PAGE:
Did United Airlines overcompensate this passenger?

Gary Wiener’s question comes along only once in a blue moon. Did United Airlines overcompensate him after a recent flight delay?
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Why I love Delta’s new loyalty program – and why you’ll probably hate it

Loyalty programs may be the single greatest scam pulled on the traveling public.
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Are new loyalty programs fair to travelers?

Ranglen/Shutterstock
Ranglen/Shutterstock
If you’re unhappy with your loyalty program, join the club. So is William Beeman, a Delta Air Lines frequent flier who’s been trying to score an upgrade from San Francisco to Geneva after surgery to reattach his quadriceps at the knee.

Trying and failing.

For him, the process feels like a bait-and-switch. To avoid being wedged into a Lilliputian economy-class seat for 14 hours, Beeman says he worked hard to earn elite status on Delta. But when he tried to redeem his miles for an upgrade, the airline wanted even more.
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No more mileage runs? That’s bad news for everyone

Jozef/Shutterstock
Jozef/Shutterstock
It may be too early to write the obituary for frequent-flier mileage runs — those legendary year-end flights that offer a shortcut to an airline’s coveted “elite” status — but it’s easy to see the end from here.

With Delta Air Lines and United Airlines tightening their loyalty program rules in 2014 to require more spending in order to get singled out for special treatment, many of these frivolous round trips could vanish after this winter.

“With the new revenue requirements in place, mileage running will rarely make economic sense, except in cases where a traveler is just a few miles and dollars short of an elite threshold,” says Tim Winship, publisher of FrequentFlier.com.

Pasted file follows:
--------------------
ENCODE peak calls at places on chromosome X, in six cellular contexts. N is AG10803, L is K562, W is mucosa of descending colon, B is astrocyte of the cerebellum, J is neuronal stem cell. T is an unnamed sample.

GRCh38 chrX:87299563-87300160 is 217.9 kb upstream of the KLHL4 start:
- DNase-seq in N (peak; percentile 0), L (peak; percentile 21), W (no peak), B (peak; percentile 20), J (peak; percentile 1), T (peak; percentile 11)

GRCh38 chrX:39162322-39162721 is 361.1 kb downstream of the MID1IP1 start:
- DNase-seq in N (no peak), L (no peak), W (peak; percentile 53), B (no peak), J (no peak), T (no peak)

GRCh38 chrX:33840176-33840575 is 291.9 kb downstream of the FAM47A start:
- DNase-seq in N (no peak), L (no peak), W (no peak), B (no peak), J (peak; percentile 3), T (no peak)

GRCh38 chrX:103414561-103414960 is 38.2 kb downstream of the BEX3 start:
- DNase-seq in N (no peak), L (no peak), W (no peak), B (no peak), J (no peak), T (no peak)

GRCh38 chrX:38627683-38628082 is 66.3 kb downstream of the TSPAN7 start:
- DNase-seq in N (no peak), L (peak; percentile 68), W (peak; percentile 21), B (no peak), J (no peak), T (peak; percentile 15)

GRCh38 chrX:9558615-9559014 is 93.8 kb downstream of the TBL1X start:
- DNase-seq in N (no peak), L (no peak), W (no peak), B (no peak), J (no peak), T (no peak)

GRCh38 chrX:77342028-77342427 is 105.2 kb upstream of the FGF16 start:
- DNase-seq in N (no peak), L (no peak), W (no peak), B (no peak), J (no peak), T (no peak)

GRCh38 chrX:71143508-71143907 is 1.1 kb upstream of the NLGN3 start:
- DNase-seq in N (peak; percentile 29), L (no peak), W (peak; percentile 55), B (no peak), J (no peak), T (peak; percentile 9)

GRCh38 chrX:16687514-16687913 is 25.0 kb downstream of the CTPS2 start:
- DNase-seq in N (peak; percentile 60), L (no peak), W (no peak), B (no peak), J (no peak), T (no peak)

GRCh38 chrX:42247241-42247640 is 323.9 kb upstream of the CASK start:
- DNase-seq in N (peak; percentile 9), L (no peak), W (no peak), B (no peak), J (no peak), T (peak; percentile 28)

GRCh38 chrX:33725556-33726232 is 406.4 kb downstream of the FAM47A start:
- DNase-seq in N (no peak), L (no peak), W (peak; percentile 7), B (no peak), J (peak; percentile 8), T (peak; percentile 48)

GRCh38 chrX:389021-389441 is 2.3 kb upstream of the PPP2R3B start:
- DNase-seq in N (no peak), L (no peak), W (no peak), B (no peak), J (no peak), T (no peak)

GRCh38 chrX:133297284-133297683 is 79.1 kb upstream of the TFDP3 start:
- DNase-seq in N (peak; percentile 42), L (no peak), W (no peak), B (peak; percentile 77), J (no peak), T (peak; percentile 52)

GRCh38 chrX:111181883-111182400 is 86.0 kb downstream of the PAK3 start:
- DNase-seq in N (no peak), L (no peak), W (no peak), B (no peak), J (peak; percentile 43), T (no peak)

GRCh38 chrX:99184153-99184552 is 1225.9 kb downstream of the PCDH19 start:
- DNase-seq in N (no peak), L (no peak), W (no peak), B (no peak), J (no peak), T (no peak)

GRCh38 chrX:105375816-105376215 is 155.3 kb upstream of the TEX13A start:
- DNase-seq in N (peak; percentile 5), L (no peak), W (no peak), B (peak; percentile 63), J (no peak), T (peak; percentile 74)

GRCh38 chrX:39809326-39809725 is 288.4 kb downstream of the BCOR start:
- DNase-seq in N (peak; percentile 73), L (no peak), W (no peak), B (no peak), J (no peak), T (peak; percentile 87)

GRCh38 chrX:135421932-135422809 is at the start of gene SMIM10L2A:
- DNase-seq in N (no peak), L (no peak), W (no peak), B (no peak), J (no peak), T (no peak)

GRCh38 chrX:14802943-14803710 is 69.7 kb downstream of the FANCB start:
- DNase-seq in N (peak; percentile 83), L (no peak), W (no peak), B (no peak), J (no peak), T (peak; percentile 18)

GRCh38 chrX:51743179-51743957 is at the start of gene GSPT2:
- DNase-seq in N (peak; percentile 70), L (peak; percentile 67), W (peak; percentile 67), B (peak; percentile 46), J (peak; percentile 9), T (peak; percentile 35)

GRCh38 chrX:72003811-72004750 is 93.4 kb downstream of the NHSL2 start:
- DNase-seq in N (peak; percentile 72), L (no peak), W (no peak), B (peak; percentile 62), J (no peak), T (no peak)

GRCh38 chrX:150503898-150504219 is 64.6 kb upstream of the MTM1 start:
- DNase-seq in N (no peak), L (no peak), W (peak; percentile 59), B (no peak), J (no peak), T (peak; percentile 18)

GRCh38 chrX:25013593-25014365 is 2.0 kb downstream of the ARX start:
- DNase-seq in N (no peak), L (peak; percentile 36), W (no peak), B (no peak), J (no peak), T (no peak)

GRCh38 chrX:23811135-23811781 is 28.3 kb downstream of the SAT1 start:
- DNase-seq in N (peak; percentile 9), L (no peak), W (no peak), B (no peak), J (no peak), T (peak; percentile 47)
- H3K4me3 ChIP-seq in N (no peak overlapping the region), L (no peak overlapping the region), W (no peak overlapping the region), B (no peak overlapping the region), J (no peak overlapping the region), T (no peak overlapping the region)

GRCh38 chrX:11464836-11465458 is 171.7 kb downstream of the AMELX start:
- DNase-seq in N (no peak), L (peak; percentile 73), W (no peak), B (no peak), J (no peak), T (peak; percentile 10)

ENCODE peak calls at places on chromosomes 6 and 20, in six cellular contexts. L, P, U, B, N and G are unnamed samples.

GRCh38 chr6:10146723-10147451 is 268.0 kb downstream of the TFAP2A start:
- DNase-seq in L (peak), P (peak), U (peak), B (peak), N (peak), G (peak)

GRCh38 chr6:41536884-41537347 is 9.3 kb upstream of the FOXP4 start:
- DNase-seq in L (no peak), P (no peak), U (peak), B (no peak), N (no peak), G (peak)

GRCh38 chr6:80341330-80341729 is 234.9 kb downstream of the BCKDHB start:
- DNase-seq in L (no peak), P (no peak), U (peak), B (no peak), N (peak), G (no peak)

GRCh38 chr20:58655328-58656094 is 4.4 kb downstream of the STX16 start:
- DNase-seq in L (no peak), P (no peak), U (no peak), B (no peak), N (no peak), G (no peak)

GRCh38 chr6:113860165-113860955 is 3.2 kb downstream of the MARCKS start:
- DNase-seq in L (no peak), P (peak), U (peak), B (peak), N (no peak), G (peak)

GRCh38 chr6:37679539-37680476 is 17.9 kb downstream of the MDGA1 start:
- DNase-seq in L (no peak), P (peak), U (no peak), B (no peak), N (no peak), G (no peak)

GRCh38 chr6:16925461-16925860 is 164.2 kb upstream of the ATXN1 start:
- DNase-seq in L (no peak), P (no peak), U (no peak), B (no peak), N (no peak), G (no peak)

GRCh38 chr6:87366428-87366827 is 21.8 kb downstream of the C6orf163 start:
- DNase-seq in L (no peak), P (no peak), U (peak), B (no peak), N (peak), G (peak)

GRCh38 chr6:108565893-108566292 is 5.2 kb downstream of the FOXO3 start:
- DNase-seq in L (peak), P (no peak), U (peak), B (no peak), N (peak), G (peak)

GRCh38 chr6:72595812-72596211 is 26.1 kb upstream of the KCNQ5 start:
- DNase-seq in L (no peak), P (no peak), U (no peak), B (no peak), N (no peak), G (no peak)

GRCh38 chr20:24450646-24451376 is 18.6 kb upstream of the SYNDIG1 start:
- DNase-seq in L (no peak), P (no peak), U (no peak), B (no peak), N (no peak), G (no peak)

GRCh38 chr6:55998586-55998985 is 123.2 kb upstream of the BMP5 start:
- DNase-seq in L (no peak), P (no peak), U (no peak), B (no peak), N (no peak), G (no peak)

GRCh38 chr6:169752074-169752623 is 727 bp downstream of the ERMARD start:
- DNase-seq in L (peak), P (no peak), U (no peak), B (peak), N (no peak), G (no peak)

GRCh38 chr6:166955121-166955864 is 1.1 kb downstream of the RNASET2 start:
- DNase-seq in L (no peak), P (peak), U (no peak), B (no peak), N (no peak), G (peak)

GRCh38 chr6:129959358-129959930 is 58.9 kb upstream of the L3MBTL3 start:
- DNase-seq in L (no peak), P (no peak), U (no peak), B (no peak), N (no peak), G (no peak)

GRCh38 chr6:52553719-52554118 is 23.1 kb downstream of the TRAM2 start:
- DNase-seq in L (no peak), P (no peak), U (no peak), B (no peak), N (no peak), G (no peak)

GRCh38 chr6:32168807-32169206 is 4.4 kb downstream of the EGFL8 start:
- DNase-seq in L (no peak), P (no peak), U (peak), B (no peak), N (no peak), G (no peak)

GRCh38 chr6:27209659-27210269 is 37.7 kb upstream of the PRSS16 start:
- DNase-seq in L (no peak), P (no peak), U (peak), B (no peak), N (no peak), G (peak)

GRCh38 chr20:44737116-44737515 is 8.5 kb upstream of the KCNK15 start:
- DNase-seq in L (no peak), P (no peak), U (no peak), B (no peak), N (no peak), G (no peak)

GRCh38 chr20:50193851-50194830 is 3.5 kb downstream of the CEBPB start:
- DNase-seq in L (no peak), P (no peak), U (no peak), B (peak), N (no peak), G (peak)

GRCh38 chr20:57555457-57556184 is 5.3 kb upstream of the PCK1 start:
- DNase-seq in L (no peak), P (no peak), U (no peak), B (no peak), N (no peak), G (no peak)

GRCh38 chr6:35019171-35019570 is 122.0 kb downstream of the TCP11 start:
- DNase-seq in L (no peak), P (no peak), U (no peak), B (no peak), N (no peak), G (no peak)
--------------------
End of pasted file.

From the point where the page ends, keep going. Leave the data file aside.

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Are loyalty programs worth belonging to?

Aleksandar/Shutterstock
Aleksandar/Shutterstock
It’s time to question one of the most basic tenets of travel: Everyone should participate in an airline loyalty program.

A tectonic shift in the world of travel rewards is forcing passengers to reconsider their allegiances — or whether it’s worth being loyal at all. Given the already hopelessly convoluted nature of these programs, I’m surprised it took so long.

Frequent fliers have been hardest hit. In recent months, both Delta Air Lines and United Airlines revised their programs so that only the biggest spenders get the best perks. Soon, flying often won’t be enough to reach an airline’s coveted elite status. Expect more companies to follow.

Experienced travelers are taking a hard look at their loyalty portfolios. They don’t always like what they see.
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Are airlines moving the loyalty program goalposts?

Who moved my post? / Photo by rbrw - Flickr
Every week or so I get a complaint about the elusive nature of loyalty programs.

They follow a formula: Someone has given all of their business to a particular airline, but when they try to redeem their miles for a “free” ticket or an upgrade, they find it costs a lot more than they expected.
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Consultants help turn frequent flier awards into tickets — for a price

Christine Ballentine is a loyal US Airways customer, and she’s been saving up her frequent-flier miles for a trip to France this summer. But turning them into a ticket hasn’t been easy.
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Do frequent flier mileage programs make you dishonest?

I’ve been taking the predictable flack from the Flyertalk crowd after my recent tirade against loyalty programs. I don’t mind; I’m well-protected here in Orlando’s Green Zone.

Since we talk about right and wrong on this site frequently (see this morning’s post about the ethics of double-dipping on an insurance claim) I thought I’d share one reader email about loyalty programs that got me thinking.
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